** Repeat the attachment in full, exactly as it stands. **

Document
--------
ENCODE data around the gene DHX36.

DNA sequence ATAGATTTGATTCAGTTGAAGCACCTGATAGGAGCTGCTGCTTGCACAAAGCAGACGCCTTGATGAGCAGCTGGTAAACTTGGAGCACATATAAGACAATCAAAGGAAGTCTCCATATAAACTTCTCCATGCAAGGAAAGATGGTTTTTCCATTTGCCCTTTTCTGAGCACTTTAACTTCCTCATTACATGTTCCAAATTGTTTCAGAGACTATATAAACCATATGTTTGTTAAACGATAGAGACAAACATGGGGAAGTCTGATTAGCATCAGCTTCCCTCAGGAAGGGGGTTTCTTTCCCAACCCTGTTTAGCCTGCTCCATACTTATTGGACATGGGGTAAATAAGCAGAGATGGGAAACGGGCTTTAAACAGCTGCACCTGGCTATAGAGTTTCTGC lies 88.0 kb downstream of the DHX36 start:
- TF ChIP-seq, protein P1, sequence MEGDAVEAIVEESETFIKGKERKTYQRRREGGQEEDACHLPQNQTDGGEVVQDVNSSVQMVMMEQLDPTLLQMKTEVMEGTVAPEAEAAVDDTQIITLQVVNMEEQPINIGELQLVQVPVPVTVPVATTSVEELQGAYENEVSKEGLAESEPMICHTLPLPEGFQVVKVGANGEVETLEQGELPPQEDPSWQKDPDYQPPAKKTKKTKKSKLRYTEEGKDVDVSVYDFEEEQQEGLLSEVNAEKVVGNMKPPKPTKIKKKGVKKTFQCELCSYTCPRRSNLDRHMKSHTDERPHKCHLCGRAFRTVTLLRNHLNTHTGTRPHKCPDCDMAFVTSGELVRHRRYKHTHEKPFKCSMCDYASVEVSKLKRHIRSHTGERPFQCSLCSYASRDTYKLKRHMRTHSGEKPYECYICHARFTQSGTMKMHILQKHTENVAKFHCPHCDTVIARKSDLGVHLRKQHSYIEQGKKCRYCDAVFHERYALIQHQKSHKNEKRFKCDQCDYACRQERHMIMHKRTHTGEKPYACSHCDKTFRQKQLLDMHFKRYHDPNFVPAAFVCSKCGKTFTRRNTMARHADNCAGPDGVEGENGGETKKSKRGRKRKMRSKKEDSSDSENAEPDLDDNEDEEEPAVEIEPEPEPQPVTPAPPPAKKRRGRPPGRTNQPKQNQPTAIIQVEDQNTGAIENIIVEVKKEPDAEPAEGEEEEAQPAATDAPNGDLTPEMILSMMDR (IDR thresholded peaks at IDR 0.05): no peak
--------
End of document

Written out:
ENCODE data around the gene DHX36.

DNA sequence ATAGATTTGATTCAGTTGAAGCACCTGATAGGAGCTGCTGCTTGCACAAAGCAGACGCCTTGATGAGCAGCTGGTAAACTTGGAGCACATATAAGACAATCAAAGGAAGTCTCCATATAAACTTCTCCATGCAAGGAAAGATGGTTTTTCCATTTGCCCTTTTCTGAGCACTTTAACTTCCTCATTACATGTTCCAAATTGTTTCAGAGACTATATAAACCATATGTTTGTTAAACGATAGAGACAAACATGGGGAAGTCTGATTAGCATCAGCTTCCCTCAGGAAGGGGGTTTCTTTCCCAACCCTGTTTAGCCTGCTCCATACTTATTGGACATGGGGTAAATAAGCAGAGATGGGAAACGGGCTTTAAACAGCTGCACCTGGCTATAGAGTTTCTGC lies 88.0 kb downstream of the DHX36 start:
- TF ChIP-seq, protein P1, sequence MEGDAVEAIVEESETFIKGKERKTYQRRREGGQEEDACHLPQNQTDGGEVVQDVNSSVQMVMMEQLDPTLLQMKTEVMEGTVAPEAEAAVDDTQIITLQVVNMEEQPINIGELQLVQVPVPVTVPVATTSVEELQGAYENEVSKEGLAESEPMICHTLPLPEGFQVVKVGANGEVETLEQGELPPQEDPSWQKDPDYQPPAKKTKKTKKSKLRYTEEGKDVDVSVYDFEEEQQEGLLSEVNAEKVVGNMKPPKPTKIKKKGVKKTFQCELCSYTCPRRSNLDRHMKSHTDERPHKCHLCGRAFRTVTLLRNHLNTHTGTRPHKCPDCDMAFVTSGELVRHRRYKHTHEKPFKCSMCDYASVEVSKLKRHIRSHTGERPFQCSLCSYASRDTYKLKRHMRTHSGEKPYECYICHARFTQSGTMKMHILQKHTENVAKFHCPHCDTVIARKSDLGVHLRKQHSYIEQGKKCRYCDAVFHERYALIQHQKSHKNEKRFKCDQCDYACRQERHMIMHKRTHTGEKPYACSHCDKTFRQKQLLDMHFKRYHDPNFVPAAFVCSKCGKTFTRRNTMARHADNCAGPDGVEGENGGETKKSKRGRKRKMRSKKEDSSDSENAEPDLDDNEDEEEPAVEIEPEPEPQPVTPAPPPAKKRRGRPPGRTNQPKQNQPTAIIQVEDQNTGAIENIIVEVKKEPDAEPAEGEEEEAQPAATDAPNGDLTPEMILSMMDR (IDR thresholded peaks at IDR 0.05): no peak